The translation of the captions is not good enough. The little humor they contain is often missed by renderings that are too literal, part of the misplaced fussiness of the volume as a whole. In the just quoted captions there are several little off-notes that create the feeling of something not quite English. "For all the sins" sounds clunky. "For all sins" would be better, as would "For all his sins."

A few of the drawings are decently done and worth looking at for themselves, such as Yaroslavsky's sketches of Vasily Shmidt and Yakov Yakovlev, both done in 1923, when hands, along with everything else, were freer. A self-portrait done that same year by Yaroslavsky is also strong.

A sketch of Stalin the "all-party oppressor and gendarme" trampling on "party democracy" is more courageous in content than in acknowledgement -- the artist is listed as unknown. That person was smart as well as talented, since most of the artists and subjects would soon be shot dead by firing squads.

Yale University Press
Yemelian Yaroslavsky's drawing of Vasily Shmidt, from 1923.
If there was a standard Bolshevik look, it was basically Vladimir Lenin's, the key feature being the moustache and goatee. Trotsky, Bukharin, Felix Dzerzhinsky, Mikhail Kalinin, Aleksei Rykov, even Lazar Kaganovich all assumed the goatee, which always had a touch of the Chekhovian intelligentsia about it. The goateed were not lucky -- Lenin and Dzerzhinsky succumbed to strokes; Bukharin and Rykov were shot. Kalinin went on and on as formal head of state, and Kaganovich was smart enough to join the mustachioed -- Stalin, Vyacheslav Molotov, Anastas Mikoyan -- who proved much longer lived. There were of course plenty of exceptions to that rule, notably Sergo Ordzhonikidze and Mikhail Tomsky. Caricaturists always seize on one or two features and exaggerate them, and for cruder stylists like those in this anthology, beards and moustaches were a great help, though some of the goateed cannot be told apart in profile. The only woman represented, Nadezhda Krupskaya, Lenin's widow, was caricatured by Mezhlauk in 1933 with a protuberant lower lip, gigantic nose, and exophthalmic eyes. An unpleasant portrait, but without evident political intent.

In the end, I must agree with a line from the book's introduction: "People who grew up in a free society will no doubt see this humor as timid, feeble, and deficient." And humor that isn't any of those -- like that in the movie "Borat: Cultural Learnings of America for Make Benefit Glorious Nation of Kazakhstan" -- still can't find a place in Russia.

  • From the blogs...

    Hightech Park planning promotion

    From: Belarus News and Facts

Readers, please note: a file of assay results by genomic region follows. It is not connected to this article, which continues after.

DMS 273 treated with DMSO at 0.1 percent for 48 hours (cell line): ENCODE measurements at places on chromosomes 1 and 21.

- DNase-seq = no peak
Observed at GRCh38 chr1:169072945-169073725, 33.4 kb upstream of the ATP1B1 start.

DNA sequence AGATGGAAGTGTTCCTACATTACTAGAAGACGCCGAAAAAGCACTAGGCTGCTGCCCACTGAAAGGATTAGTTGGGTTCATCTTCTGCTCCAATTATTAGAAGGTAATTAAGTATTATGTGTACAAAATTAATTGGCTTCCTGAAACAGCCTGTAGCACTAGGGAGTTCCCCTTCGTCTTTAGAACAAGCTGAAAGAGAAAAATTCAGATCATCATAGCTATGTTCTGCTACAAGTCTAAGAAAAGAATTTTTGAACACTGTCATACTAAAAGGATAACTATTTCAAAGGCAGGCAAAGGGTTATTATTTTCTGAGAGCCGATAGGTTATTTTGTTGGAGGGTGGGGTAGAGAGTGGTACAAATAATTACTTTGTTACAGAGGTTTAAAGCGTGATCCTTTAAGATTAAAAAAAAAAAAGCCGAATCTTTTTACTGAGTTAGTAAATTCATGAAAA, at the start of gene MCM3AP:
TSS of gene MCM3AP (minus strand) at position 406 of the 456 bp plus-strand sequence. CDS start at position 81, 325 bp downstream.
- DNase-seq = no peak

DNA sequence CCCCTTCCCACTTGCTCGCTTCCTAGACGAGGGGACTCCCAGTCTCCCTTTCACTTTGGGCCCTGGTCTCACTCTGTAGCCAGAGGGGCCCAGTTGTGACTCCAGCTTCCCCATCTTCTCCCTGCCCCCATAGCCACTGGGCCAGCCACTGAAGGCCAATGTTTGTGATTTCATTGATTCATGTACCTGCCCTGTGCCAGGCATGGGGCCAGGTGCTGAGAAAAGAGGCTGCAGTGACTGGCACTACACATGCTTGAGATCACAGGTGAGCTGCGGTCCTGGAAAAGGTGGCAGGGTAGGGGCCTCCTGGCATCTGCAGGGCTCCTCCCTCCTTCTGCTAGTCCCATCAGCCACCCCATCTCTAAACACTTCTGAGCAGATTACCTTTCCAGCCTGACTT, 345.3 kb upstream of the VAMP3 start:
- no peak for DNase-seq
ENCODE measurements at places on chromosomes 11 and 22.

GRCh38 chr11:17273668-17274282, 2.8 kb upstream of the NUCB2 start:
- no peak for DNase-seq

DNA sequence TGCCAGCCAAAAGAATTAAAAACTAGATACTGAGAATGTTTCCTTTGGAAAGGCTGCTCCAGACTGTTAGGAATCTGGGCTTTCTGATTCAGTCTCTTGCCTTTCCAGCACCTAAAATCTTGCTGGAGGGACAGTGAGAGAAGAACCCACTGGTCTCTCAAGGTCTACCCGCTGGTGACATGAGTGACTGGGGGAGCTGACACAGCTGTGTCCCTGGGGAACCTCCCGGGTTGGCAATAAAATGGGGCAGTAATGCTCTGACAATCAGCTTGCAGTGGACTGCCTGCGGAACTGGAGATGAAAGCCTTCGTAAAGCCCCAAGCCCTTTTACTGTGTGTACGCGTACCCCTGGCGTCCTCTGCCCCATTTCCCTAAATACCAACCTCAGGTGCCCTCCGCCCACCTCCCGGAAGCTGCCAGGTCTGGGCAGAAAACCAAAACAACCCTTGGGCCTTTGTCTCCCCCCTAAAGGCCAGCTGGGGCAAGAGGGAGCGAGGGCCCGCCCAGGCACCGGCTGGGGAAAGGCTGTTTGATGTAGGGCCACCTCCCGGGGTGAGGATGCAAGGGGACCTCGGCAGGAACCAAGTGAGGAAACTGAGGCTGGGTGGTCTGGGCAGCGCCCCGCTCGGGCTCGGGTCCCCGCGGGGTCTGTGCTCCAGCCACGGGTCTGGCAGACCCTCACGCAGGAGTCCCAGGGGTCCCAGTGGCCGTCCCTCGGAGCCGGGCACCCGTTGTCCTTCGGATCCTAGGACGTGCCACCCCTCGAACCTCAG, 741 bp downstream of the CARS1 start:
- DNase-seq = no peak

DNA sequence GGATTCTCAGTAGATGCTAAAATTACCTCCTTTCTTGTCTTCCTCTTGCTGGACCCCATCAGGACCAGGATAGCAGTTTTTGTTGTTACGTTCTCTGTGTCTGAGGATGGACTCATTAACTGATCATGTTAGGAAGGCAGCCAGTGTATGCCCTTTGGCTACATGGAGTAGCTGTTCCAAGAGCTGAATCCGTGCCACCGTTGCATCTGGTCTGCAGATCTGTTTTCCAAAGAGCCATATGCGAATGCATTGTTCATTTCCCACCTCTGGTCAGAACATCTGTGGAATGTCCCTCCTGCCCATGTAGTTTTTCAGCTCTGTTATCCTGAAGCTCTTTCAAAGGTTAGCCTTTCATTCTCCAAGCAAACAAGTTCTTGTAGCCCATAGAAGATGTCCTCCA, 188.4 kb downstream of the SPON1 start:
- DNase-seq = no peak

The administration of the Minsk-based High Technology Park plans a large-scale campaign to promote its opportunities among potential investors abroad.

    Valery Tsepkalo, head of the administration, said at Wednesday's conference in the Belarusian capital.

    "We've passed the first stage and are now entering the stage of advertising abroad. We need different countries of the world to learn about us," the official stressed.

    Mr. Tsepkalo said he had held talks with potential investors in Canada, the United States and Singapore, adding that Belarus could borrow the experience of the latter country. It is "thanks to the development of industrial and technology parks that the country managed to turn in 40 years from an obscure, abandoned port where workers were brought from India, China and Malaysia to a country whose gross national product is 50 percent higher than Ukraine's gross national product."

    Mr. Tsepkalo rejected speculation that the experience of such countries like China, Singapore, Ireland or Finland cannot be applied in Belarus, Russia and Ukraine. "People are the same everywhere and it would not be true to say that we cannot materialize some idea," he noted.

    The official said that high technology parks in developed countries offer a 50-percent one-year office rent discounts to new investors, something that Minsk cannot offer to foreign companies at present.

    The head of the High Technology Park administration said he does not know when the park will have its office complex constructed.

    "As for construction, we have been given a detailed High Technology Park layout and designing work will be done now," Valery Tsepkalo told reporters in Minsk on Wednesday. According to the official, "one cannot start digging without a detailed layout and a land survey, without a general architectural design." "In this respect, we cannot move faster than allowed," he added.

    Mr. Tsepkalo sidestepped questions on the construction of High Technology Park facilities, saying that "we will speak about what will be there when the president approves the [design] concept."

    Speaking at an international conference last November, the official said that he expected construction at the site of the park to kick off in 2008. The building of the national science academy's Physics Institute is scheduled to be completed on the territory of the park in 2007, he said. Office rent in the building will be half the average rate elsewhere in Minsk.

    Lukashenka asks Belarusians to brace for worse